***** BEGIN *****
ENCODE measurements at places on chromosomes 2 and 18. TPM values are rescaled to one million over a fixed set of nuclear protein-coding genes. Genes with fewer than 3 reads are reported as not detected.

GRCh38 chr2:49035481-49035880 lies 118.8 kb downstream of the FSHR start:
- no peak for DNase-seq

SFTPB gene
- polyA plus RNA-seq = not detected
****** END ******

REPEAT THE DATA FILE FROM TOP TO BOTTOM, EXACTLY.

ENCODE measurements at places on chromosomes 2 and 18. TPM values are rescaled to one million over a fixed set of nuclear protein-coding genes. Genes with fewer than 3 reads are reported as not detected.

GRCh38 chr2:49035481-49035880 lies 118.8 kb downstream of the FSHR start:
- no peak for DNase-seq

SFTPB gene
- polyA plus RNA-seq = not detected